Does Rheumatoid Arthritis Cause Hair Loss in Women?
… Continued …
It is a kind of DMARD (Disease-modifying anti-rheumatic). It is commonly used for the first choice of treatment in treating rheumatoid arthritis (RA). It can be given with other types of DMARD or/and biological treatment.
It can help suppress the immune system so thus will help control RA. It works by targeting cells that causing inflammation. The goal is to help slow down the progression and growth of these cells.
But it can affect the hair follicles, too. Hair loss is a common side effect, others include; diarrhea, appetite changes (especially decreased appetite), general feeling of sick, sore mouth, and headache.
Arava (familiar called as ‘Leflunomide’)
It also belongs to the group of DMARD. It can be prescribed with methotrexate. The way of how it works to treat RA is similar to methotrexate. And it also could carry the risk of hair loss.
It is a kind of biologic medication for RA. It is usually given with injection. It works by stopping and preventing certain chemicals in the bloodstream from activating the immune system that can make RA get worse.
This kind of new treatment could pose the risk of hair loss. Unfortunately, there is still no explanation why this occurs. But some expert think that the treatment affects the balance of cytokines (a messenger molecule), and this may affect the hair growth.
RA is not the only one of autoimmune disorder that poses the risk of hair loss.
Lupus and alopecia areata are other disorders associated with immune system abnormality that can cause hair loss, too – even the impact is more severe than what happen in RA.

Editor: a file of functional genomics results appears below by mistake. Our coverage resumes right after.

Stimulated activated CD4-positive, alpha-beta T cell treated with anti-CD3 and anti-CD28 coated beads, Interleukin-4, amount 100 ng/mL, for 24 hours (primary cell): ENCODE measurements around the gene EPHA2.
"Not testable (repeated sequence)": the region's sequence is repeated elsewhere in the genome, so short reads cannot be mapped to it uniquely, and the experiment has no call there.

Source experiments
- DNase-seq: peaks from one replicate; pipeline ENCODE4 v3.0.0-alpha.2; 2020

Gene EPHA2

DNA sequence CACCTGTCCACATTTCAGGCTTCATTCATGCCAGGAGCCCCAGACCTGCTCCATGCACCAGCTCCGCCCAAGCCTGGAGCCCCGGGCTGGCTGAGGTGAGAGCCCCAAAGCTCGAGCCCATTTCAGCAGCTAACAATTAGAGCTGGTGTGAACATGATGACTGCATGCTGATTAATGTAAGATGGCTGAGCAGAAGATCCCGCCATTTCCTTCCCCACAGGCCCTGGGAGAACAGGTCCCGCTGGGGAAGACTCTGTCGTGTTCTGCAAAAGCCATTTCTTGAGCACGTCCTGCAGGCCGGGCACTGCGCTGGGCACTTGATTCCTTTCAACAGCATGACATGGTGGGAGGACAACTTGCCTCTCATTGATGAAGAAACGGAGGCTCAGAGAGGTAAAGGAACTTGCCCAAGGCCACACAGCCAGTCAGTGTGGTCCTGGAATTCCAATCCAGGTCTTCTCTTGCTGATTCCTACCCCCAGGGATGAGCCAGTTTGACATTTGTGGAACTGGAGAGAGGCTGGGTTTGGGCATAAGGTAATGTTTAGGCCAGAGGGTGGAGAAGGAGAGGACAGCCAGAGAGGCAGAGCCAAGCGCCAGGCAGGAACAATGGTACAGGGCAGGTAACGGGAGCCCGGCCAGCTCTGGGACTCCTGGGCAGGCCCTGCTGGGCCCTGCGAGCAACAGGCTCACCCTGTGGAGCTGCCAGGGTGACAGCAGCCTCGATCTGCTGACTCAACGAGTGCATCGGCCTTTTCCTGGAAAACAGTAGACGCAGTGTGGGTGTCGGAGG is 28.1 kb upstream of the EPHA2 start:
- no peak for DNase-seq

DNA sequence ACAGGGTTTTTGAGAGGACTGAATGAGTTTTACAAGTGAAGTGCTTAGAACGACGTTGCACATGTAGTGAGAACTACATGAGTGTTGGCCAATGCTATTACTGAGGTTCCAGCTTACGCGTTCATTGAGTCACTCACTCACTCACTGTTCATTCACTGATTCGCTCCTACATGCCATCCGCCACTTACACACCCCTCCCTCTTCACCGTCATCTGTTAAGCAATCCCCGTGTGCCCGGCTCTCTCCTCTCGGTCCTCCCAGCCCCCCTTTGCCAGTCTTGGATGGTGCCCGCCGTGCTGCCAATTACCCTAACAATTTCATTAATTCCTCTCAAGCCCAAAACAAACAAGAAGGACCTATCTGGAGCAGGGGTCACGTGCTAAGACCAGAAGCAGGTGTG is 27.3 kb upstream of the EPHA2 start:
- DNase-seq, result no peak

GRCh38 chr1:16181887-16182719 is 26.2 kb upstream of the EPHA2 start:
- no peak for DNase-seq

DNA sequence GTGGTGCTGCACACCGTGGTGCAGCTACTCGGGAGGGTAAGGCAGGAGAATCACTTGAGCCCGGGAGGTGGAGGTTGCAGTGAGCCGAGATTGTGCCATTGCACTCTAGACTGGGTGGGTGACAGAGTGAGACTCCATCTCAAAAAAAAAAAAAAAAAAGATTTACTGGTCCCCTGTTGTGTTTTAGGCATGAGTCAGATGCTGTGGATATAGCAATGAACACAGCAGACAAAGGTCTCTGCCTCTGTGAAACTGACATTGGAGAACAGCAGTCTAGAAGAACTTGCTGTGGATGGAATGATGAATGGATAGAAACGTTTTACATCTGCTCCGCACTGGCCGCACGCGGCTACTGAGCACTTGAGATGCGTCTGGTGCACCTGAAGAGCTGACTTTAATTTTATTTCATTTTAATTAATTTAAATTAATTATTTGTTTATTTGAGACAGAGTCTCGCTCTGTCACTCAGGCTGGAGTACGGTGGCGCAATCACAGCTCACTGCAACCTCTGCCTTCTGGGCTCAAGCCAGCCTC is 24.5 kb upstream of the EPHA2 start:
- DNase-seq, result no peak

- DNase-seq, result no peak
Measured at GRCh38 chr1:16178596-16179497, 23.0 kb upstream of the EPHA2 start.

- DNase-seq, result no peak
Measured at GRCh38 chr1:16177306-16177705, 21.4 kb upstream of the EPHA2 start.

Alopecia areata could cause permanent hair loss. Unfortunately, it is also pretty common in people with a family history of other autoimmune conditions, such as RA, thyroid disease, and type-1 diabetes.
The good news, hair loss due to RA is usually mild – it is likely to be mild thinning hair, not shedding of full patches. See also some home remedies for female thinning hair in this section!
The problem is usually more likely to be associated with the treatment for RA. In other words, it usually resolves once you stop taking the medication that triggers the problem.
If the problem is mild, your doctor usually will not ask you to change the medicine. But if it is too bad or if you do find a significant impact on your daily routines, your doctor can lower the dose or if necessary he /she will replace the medicine!
In a few cases, switching medicine is not easy due to certain reason. If you cannot take switching, you may be suggested to see a dermatologist for hair regrowth treatment that can work together with your RA treatment.